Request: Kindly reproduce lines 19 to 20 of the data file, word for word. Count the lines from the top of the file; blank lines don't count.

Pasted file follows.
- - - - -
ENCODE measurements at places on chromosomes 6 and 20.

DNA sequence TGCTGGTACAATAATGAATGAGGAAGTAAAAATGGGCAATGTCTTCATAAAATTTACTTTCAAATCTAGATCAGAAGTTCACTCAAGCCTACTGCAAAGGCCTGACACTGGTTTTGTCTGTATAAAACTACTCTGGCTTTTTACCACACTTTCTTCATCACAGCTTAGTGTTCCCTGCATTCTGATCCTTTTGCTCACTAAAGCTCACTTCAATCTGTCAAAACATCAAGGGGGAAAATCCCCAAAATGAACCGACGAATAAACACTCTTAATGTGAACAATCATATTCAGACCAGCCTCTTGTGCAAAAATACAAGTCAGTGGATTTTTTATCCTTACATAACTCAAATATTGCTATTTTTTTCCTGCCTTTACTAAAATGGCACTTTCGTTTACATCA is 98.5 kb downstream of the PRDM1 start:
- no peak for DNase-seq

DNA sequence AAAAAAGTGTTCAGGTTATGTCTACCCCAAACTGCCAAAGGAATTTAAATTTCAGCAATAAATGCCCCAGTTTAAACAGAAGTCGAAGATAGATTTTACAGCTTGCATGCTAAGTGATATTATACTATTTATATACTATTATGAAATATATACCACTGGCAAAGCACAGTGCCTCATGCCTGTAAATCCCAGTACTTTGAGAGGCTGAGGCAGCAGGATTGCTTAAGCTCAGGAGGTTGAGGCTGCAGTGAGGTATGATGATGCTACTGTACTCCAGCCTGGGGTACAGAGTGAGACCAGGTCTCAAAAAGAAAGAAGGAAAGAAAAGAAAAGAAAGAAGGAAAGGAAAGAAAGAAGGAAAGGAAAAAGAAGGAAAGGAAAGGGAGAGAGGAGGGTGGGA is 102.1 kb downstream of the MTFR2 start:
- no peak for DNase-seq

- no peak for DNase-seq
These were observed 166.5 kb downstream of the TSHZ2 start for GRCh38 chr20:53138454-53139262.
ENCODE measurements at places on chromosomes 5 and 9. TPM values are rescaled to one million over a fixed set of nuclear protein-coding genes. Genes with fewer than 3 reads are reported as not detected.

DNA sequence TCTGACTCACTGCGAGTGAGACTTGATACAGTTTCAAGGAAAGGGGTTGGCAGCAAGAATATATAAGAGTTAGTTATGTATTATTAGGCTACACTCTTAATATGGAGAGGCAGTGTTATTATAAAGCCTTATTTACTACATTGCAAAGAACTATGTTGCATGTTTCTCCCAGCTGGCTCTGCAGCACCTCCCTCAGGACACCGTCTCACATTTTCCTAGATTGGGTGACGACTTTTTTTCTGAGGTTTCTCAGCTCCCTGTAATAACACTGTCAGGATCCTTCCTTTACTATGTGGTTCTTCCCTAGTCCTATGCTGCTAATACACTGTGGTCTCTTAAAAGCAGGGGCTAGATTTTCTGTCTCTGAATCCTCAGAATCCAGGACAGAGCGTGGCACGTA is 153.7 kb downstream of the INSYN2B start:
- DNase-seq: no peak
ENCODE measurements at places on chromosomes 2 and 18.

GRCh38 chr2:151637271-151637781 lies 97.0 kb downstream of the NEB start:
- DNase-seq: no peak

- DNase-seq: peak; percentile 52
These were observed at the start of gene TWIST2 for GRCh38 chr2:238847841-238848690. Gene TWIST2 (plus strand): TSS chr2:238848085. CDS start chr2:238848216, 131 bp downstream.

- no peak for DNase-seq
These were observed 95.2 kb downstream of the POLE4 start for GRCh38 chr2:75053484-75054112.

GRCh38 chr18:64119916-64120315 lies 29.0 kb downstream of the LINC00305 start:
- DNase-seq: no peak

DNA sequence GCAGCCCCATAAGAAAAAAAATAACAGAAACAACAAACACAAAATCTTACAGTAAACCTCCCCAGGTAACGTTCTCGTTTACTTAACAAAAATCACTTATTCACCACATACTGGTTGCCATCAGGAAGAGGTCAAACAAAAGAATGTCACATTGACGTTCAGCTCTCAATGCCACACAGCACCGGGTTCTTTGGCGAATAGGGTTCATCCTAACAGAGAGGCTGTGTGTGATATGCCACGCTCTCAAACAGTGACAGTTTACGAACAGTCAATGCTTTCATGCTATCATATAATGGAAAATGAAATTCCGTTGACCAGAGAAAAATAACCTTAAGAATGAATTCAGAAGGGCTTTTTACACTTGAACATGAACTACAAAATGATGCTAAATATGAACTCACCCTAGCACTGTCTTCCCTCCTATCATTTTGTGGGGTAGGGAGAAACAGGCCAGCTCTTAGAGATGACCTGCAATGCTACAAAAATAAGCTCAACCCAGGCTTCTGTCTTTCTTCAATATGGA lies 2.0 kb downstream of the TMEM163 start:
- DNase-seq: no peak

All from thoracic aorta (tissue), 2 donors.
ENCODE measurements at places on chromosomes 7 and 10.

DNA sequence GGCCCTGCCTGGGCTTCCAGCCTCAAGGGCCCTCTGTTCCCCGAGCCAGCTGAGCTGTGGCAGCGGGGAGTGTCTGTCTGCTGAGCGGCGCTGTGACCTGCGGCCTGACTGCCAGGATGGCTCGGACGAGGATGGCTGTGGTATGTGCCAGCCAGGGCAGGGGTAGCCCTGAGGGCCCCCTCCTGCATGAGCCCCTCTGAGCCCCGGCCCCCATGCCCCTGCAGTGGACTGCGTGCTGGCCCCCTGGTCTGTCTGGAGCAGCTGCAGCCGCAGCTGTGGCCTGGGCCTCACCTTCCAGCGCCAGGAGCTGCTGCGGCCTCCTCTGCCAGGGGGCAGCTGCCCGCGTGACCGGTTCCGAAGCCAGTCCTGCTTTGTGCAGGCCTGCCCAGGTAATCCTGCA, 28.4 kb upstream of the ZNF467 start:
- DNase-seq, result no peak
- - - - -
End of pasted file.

- DNase-seq: no peak

DNA sequence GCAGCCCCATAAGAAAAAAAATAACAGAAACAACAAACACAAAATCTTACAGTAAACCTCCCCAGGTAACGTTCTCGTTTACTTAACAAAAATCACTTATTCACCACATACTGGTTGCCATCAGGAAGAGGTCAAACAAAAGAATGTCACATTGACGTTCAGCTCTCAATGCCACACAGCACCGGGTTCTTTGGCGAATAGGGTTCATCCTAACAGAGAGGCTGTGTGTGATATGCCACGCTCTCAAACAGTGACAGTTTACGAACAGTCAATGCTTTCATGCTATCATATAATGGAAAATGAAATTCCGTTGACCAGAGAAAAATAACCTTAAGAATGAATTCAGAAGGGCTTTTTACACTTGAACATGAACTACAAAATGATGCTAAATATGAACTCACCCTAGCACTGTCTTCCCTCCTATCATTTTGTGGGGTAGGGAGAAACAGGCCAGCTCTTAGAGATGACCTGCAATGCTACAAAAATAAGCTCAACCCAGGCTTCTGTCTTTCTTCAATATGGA lies 2.0 kb downstream of the TMEM163 start: